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Saturday, July 26, 1997

Bible drill teams teach discipline, spiritual values

By PAMELA LONG / Religion News Service

MOBILE, Ala. - A spit-and-polish squad files onto the stage and halts. Its members are nattily attired in military shirts with epaulets, jaunty berets angled to the right. The squad performs a sharp right turn and faces the audience. The sergeant barks commands, the marchers obey.

"Your left, your left, your left, right, left."

But the cadence that follows is not a doggerel about latrines, bawdy women or aching feet. It's the books of the Bible, a passage from Scripture, or a church motto.

Some 43 Bible drill teams from around the country attended the recent annual conference of the 3.5 million-member National Baptist Convention of America, a historically African-American denomination. Some 700 children - some as young as 5, others high school-aged - marched in formation, chanted Scripture verses and barked orders at each other.

"They learn how to communicate, how to get along, how to fellowship, how to accept discipline," said coordinator Pearline Perkins of Houston.

Most importantly, she said, the drill teams give children a chance for "spiritual growth."

"Some kids, when they come in to it, they come with attitudes. But once they get into it and receive the teaching and the training, you see them change," Perkins said.

About 18,000 adults and children attended the annual conference, at which the drill teams were a highlight.

Team members from the Main Street Missionary Baptist Church in Biloxi, Miss., recited the Lord's Prayer in unison, and chanted a series of Bible verses while moving their arms in a routine that resembled the popular dance La Macarena.

The St. John Missionary Baptist Church of Clearwater, Fla., drill team recited several verses from the Old and New Testaments:

"Proverbs three, verse five: 'Trust in the Lord with all thine heart; and lean not unto thine own understanding.' Proverbs three, verse five," they chanted, bending their bodies to the right on the word "lean."

Fifteen years ago, Perkins organized a drill team at her church, the Gethsemane Missionary Baptist Church in Houston, and then asked permission from the denominational leadership to hold competitions at the annual convention. The first year, more than 1,000 youngsters took part, she said.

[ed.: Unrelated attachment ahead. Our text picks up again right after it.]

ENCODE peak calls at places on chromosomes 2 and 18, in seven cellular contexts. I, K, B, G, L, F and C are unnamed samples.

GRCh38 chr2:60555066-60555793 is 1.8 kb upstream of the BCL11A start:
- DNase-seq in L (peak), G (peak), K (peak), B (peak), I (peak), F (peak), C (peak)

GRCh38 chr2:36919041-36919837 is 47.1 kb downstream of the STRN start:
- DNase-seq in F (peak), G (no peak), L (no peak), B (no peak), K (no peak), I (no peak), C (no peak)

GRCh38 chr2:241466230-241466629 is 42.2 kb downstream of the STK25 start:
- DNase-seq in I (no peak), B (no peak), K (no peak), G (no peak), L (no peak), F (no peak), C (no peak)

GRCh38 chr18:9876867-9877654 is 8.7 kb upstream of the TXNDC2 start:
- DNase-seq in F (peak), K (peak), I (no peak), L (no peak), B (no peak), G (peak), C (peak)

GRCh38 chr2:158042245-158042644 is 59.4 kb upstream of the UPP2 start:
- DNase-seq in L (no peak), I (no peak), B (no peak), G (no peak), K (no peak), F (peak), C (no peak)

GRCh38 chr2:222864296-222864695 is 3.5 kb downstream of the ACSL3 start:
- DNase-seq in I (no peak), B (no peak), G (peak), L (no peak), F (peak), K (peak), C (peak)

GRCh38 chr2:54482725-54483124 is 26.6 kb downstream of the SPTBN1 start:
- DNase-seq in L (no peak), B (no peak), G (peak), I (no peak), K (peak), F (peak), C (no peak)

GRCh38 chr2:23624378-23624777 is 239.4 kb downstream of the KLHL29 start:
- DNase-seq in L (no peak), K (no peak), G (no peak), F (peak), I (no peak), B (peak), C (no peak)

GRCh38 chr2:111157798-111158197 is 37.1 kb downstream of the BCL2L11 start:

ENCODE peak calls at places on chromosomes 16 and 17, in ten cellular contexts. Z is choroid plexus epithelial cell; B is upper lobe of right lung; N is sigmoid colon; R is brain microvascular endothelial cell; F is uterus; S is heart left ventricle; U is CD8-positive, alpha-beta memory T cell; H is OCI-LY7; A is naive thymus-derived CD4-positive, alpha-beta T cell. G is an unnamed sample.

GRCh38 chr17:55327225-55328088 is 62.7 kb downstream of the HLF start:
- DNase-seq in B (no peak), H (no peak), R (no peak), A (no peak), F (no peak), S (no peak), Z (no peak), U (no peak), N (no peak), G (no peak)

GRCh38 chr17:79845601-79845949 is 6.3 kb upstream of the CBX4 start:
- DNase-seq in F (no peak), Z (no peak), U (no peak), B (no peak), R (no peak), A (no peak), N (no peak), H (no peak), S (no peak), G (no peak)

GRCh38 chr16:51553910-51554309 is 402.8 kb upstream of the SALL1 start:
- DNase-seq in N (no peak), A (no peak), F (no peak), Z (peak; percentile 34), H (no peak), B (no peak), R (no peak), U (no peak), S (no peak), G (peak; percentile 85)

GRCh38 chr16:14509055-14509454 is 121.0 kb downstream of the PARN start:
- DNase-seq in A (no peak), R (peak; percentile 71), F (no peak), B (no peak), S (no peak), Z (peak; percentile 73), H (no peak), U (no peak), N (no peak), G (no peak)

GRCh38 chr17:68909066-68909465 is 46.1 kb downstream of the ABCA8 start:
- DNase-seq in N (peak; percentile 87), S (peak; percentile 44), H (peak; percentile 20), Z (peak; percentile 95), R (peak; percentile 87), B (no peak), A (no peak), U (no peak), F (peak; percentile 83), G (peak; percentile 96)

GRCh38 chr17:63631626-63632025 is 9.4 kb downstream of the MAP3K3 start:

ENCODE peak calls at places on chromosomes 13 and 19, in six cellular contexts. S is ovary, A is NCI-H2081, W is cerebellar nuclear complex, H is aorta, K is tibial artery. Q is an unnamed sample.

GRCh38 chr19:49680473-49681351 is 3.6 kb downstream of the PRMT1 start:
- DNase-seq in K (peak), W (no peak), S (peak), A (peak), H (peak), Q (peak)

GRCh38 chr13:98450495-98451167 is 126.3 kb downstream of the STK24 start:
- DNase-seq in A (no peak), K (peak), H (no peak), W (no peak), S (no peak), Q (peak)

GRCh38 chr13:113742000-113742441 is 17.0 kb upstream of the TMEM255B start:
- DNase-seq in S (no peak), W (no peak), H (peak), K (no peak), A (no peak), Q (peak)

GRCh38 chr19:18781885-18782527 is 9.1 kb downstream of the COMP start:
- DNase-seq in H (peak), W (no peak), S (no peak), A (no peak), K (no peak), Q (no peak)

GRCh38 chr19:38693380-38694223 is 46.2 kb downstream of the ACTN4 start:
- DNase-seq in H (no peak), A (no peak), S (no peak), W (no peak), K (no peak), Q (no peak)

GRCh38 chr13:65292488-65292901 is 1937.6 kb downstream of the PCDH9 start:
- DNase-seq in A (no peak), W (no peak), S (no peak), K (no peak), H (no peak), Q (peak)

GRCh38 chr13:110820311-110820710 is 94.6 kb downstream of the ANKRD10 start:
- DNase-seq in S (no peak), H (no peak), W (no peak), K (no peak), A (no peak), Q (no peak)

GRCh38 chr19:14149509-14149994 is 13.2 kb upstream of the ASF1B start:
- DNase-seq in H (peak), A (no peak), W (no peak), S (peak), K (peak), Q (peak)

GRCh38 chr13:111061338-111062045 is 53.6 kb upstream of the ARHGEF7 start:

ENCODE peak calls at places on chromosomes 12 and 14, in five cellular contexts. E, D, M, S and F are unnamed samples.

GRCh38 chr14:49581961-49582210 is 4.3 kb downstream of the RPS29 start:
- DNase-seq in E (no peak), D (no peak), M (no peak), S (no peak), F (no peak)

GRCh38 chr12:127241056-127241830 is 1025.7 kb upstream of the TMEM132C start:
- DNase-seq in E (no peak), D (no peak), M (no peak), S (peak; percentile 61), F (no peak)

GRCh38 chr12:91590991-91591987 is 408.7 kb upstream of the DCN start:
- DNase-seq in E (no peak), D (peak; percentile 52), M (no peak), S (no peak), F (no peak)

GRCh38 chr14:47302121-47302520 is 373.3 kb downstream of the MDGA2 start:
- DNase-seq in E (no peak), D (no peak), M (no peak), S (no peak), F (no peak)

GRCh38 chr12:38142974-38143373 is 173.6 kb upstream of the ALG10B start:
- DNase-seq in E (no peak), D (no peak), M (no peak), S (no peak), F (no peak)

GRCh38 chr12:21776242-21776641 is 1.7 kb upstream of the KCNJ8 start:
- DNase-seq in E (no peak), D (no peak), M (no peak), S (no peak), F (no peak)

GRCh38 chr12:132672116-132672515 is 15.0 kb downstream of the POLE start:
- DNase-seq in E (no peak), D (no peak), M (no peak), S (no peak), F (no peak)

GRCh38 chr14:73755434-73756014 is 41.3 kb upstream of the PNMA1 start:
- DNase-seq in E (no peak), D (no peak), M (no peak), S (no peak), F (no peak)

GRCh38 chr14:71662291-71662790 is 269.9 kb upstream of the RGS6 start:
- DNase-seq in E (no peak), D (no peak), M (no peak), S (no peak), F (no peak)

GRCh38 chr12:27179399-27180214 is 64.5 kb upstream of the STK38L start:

Participation has ebbed and flowed over the years, and the national event has gone from being a competition to a "showcase," Perkins said.

Bible study is the heart of the program, according to Cynthia Ellis, drill team instructor at Corinthian Baptist Church in Loxley, Ala. Participation is also conditioned on certain rules.

"They have to attend Sunday school and Bible study and Baptist Training Union. They also have to make good grades in school, with a minimum of a 2.5 average," Ellis said.

Ellis' team was founded two years ago, and the 8- to 15-year-olds meet about one to three hours weekly, depending on whether they have a performance or a competition coming up, Ellis said. But most of the team's work is done outside of practice.

"They have to do a lot of Bible studying, and they have to read the Scriptures and memorize them. They know if they don't do it we can't perform, and it's not going to be the drill sergeants' fault," Ellis said.

Teams are judged according to certain criteria.

"They are graded on creativity, Bible knowledge, the quality of their routines, if the lines are straight, if their movements are all synchronized. Their uniforms have to be neat and clean, their berets all on the same way. Uniformity is what they are graded on, as well as their attitude," Perkins explained.

Most team members have their uniforms made by their mothers. Some purchase them from uniform companies that cater to high school drill teams.

Teams take pride in their uniforms, as well as the originality of their steps and performance, Perkins added. "We try to let them be creative and they create their own steps," she said.

But fancy footwork is not the main goal, and Ellis said she spends a lot of time on the meaning of the verses chanted.

"When they put songs into the steps, we want them to know what the song really means," she said.

Fifteen-year-old Jamie Scott, sergeant of the Loxley drill team, was impressed when he first saw a team at the denomination's convention in Mobile two years ago: "They looked real good."

Scott, a sophomore at Robertsdale High School in Robertsdale, Ala., said participation in drill team has given him a better outlook on life: "It gives you a better attitude about things. It helps you learn things about the Bible, like you have to learn Scriptures and books of the Bible."

Like Scott, many of the youths who take part in drill teams are already well-disciplined and well-mannered. But there are others for whom the strict regimen is new.

Many of the drill instructors have military backgrounds, and contact with well-disciplined adult role models fills a void for some, said Perkins. "We look for those who need it. We're trying to save them, and let them know there are some positive things that people in the community can do for them."


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